In a previous blog we showed how quickly we can customize the Toolbox to add new fasteners. Today we are going to show how to add other types of hardware to the Toolbox and specify custom properties, like Material. Let’s dive in and see how it works.
As mentioned in the previous blog, everything begins in the Toolbox Settings. Remember that we are working in our custom standard for the company's hardware. This time we will add a new ¼" Washer. This piece of hardware is going to be a slightly thicker version of the standard ¼” Washer.
When adding certain types of custom hardware to the Toolbox, we have to pay attention to the Size and Nominal Size properties to successfully add the hardware.
The Size property has to be unique for the type of component. The default washer is listed as “¼” for the size specification. For the new washer we’ll add “THK” to identify the thicker washer type. This is also the name displayed in the Property Manager when adding the component to an Assembly.The Nominal Size property needs to be unique for the hardware as well. The existing Washer lists “0.25” for this property, and the value is reflected in the Configuration Name. In this case, we’ll add an extra zero on the end. Once the changes are saved, the new washer is added to the list.
Out of the box, Toolbox Components have very few Custom Properties, listing only a Part Number and Description. However, other properties can be added to the Components for use downstream. Let’s take a look at the details of this process.
Custom Properties can be added at any level of the Toolbox Standard. For this example, we’ll only add properties to the Flat Washers. The settings used in the definition dialog depend largely on the User Settings for the Toolbox. Our previous blog suggested using "Make Parts". This creates a new Part Model for each unique component.
We’ll start by specifying “Finish” as our Custom Property Name. Since we’re creating a new model for each component, a Configuration Specific property is not needed. Clearing this setting means a regular Custom Property is added to the Model.
The "Unique Configuration Name" setting should be checked. This ensures that a unique model is created each time a new Finish is specified. The "Show in Property Manager" option will determine if the Custom Property can be set when adding a Washer to an Assembly. We’ll turn this on to allow for customization at that time.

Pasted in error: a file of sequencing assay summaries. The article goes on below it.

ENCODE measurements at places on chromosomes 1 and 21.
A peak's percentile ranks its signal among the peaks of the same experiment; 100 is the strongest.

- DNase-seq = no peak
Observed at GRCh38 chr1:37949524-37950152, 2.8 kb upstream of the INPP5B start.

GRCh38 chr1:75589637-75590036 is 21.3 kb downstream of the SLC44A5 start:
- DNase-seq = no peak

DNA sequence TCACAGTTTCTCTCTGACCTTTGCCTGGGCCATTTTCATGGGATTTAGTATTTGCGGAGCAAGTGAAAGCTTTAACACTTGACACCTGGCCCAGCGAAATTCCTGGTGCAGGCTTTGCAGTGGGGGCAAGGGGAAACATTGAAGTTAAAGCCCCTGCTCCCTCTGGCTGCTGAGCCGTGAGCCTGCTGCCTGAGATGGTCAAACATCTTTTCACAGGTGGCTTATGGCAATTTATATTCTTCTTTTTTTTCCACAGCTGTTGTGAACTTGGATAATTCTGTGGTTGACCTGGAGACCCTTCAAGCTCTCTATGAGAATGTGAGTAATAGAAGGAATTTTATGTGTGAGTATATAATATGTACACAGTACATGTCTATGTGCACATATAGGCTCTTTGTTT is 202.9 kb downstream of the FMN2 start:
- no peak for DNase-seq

A Textbox will be used for this property instead of a list. This means the user will type in the Finish as needed for the Component. The "Overall Default Value" is used to specify the starting value for the Custom Property, if needed. Otherwise, it can just be left blank.
Once the Property is created, it needs to be activated for the Hardware and lastly, our changes need to be saved. With our new additions, we can specify the Finish on the fly as the Washer is added to an Assembly. If a different property is entered, a new Model is created.
Custom Properties can also be added using a List of values. Today we’ll use this type to add a Property that is linked to the SOLIDWORKS Materials Database.
The Values for a list can be set in two different ways. We can set them manually, or, as mentioned, the property can be linked to a SOLIDWORKS Material. Today, only two materials will be added. Plain Carbon Steel and Brass. The "Suffix" Values are used for creating a unique Model Name.
Again, once the property is added, we need to Activate it for the hardware and save our changes. Once back in the Assembly, the washer can now be added with the Finish and Material customized. Notice that unique model names are created based on the properties used.
The whole purpose of this exercise? Now our Toolbox Models will have the correct Custom Properties for use in Drawings, Bills of Material, or any of the places a Custom Property is useful.
Written by Mike Dady
Mike Dady is an Application Engineer at Alignex, Inc. Mike spends his days working with customers to resolve their manufacturing issues and helps them to improve on existing product designs. If he’s not solving customer challenges, he’s probably at home customizing his snowmobile or working on a home improvement project.